Government wasted money. The poverty program didn’t solve poverty; it might have made it worse. The billions spent in Vietnam had backfired. Washington Post cartoonist Herb Block loved to draw Caspar Weinberger walking around with a thousand-dollar toilet seat around his neck. And everyone knew that the CIA screwed up everything it did.

Israel’s complicated relationship with Iran how the Mossad had “had half of the mullahs on its payroll” before the revolution. But mainly he factored in why Israel would want to be building up Khomeini. The answer was simple: Israel’s most dangerous enemy was Saddam Hussein’s Iraq, and right then Iraq looked as if it might be on the verge of winning its war with Iran. What better way for Israel to do in its enemy and rebuild its alliance with Iran than to get the United States to finance it? That was enough to call into question Israel’s motives, but ultimately what enraged Avrakotos was the vision that Oliver North and the others had of a group of Iranian moderates just waiting to deal honorably with the Great Satan.

The United States roused may well have inspired an entire generation of militant young Muslims to believe that the moment is theirs. To call these final pages an epilogue is probably a misnomer. Epilogues indicate that the story has been wrapped up, the chapter finished. This one, sadly, is far from over.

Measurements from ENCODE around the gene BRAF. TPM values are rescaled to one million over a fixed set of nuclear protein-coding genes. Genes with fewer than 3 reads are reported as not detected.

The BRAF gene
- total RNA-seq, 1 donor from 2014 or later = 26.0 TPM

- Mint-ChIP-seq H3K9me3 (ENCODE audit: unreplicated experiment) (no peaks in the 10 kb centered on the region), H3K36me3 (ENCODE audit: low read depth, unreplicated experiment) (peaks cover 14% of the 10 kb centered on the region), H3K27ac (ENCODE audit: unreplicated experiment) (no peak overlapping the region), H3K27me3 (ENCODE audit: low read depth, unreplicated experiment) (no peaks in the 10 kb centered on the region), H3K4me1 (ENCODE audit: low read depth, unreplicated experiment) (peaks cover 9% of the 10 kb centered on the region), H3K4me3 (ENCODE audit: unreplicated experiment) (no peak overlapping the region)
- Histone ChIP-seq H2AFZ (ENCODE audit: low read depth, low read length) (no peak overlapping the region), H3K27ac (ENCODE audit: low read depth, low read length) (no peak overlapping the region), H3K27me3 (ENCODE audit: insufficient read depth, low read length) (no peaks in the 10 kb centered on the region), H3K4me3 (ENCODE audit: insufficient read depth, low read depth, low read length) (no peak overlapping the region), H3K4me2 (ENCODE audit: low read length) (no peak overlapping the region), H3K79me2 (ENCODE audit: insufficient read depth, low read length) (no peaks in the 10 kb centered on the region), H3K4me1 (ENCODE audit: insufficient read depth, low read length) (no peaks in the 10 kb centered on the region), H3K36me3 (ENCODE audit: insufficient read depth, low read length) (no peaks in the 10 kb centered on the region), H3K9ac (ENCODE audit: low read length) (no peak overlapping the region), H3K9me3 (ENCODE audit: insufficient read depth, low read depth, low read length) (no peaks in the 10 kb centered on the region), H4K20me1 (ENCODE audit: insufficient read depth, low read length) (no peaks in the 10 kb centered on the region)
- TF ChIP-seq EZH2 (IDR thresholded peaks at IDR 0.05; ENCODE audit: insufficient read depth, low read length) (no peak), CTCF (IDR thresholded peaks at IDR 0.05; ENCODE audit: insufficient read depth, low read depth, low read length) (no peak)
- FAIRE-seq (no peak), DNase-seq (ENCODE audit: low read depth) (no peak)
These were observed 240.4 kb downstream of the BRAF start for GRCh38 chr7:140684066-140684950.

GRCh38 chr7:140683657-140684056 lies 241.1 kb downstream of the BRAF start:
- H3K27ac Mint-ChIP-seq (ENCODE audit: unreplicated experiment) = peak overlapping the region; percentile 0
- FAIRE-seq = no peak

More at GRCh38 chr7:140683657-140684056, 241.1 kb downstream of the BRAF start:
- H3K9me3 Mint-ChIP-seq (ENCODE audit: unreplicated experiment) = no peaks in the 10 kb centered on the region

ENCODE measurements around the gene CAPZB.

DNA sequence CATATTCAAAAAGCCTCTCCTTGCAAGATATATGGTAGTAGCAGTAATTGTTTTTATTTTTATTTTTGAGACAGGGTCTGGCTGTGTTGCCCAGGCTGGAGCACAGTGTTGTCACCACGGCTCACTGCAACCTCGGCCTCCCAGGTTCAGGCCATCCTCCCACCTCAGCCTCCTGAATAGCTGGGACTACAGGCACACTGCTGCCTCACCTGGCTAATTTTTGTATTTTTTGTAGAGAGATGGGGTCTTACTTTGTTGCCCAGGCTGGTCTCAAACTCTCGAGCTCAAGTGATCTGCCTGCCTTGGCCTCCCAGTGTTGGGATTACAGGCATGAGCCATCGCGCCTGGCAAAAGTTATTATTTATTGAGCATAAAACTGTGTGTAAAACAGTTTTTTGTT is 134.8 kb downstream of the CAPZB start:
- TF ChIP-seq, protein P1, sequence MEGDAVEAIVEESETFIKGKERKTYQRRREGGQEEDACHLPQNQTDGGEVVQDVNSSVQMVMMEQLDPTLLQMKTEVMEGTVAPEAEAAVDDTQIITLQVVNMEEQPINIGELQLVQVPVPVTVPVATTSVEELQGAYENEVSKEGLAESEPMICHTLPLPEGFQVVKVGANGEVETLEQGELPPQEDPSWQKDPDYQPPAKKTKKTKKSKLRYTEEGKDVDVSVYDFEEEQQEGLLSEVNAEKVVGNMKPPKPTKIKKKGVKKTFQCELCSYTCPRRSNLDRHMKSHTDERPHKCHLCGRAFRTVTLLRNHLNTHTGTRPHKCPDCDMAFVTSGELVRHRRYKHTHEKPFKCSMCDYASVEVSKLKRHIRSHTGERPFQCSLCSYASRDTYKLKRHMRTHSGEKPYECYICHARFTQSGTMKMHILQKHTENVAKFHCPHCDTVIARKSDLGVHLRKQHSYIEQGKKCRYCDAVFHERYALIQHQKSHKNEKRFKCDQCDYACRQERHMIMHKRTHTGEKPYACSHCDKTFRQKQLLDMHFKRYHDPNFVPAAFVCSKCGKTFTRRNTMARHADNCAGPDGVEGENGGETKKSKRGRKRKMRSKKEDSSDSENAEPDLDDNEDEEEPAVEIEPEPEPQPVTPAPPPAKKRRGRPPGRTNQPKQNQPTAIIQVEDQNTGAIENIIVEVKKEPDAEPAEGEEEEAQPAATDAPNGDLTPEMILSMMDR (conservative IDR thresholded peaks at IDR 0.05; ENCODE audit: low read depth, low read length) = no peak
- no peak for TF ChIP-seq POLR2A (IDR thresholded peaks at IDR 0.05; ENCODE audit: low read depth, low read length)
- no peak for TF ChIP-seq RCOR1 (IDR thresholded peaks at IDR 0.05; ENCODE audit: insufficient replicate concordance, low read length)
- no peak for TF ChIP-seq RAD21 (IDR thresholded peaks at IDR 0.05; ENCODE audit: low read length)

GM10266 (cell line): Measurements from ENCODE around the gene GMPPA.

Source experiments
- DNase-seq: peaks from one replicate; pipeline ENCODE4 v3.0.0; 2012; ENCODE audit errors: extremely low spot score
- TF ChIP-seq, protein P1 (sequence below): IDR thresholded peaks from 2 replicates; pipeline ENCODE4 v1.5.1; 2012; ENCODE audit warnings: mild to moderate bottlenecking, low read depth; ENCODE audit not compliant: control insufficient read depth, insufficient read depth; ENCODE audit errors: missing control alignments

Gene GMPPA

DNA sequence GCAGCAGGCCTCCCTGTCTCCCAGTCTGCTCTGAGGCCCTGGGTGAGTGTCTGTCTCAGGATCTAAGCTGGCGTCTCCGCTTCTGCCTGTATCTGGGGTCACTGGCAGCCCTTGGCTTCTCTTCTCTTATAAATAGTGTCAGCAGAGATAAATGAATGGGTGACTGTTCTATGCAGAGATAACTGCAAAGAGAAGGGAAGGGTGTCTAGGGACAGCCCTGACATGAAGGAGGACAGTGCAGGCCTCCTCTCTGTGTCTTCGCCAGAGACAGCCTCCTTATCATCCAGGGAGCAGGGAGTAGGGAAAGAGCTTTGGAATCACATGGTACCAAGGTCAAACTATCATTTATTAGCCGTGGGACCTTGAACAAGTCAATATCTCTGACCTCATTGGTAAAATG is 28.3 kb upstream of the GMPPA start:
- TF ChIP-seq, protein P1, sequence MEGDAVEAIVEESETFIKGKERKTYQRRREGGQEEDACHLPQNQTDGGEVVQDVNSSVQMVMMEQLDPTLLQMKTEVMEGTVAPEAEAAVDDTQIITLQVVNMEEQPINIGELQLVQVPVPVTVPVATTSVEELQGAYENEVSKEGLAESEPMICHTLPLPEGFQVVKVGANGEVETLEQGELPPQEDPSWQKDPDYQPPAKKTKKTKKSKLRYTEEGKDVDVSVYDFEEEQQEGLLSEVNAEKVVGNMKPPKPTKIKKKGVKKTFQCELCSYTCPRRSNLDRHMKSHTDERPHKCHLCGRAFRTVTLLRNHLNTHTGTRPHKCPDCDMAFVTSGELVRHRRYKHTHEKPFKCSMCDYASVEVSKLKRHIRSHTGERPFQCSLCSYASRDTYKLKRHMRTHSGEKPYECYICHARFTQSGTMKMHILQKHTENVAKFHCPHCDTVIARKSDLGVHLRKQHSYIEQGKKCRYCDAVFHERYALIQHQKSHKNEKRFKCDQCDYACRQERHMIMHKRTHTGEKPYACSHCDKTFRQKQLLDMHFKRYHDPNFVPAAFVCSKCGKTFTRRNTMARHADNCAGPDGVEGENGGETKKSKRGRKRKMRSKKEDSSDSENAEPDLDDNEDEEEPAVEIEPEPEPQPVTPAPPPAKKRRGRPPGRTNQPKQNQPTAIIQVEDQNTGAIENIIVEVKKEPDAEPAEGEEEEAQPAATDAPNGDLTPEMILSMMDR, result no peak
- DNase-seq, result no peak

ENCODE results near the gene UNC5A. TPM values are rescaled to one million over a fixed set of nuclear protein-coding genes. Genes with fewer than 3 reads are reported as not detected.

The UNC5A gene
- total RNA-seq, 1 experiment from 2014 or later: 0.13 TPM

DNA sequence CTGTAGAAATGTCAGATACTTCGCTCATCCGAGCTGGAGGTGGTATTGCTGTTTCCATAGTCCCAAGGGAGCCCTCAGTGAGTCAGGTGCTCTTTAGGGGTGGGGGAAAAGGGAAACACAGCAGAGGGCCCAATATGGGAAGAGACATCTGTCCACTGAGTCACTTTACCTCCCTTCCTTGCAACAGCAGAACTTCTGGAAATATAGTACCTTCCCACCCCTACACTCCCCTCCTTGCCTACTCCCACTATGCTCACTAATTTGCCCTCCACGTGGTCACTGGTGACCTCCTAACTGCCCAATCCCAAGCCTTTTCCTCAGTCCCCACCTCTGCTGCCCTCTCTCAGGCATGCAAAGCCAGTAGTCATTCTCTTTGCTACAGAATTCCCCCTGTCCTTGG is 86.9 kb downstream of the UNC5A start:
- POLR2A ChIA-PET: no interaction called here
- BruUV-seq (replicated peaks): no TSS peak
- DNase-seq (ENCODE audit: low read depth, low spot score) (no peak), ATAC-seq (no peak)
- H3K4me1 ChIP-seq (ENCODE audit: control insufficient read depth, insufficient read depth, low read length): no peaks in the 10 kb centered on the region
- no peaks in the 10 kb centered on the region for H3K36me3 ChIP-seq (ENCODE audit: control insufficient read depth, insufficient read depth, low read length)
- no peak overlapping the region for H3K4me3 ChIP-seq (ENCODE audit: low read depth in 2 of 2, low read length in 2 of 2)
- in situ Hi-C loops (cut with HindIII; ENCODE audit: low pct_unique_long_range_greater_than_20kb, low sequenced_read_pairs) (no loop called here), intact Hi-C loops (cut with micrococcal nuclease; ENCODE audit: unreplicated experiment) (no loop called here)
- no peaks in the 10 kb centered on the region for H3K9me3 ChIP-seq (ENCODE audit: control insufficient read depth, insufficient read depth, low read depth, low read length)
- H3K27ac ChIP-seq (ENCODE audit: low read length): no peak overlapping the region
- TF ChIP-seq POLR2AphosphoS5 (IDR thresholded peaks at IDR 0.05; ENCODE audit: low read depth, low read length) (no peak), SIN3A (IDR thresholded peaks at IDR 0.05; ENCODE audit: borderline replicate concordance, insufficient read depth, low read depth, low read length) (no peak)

Prohibition in Washington, D.C.: How Dry We Weren't by Garrett Peck


A look at America’s plunge into radical, fanatical lynch mob mentality.

This must read history book opens up an eye opening visage of just how close to the surface extremism waits to strangle liberty for all. Americans can be sold anything, even a war. The book holds and reveals numerous unflattering aspects of a nation that has the attention span of a gnat.

Temperance advocates were eager to demonstrate that dry law could work nationally, and they used the national capital as a proving ground. The problem was that Washingtonians didn’t want to go dry and never would go dry. Prohibition came early to Washington. It started on November 1, 1917, more than two years before the nation officially went dry and ended on March 1, 1934.

Thanks to legions of German immigrants, beer became the nation’s most popular alcoholic beverage after the Civil War. Washington was no different. The city had a thriving brewing culture, and local breweries struggled to keep up with insatiable demand. With hot and humid summers, lager beer was just the ticket to take the edge off the season. In 1916, district residents drank 7.2 million gallons of beer and 1.6 million gallons of whiskey, wine and other spirits. Beer was so prevalent that temperance advocates took to calling Washington the “Sodom of Suds.” Their victory in prohibition meant the loss of a vibrant brewing culture.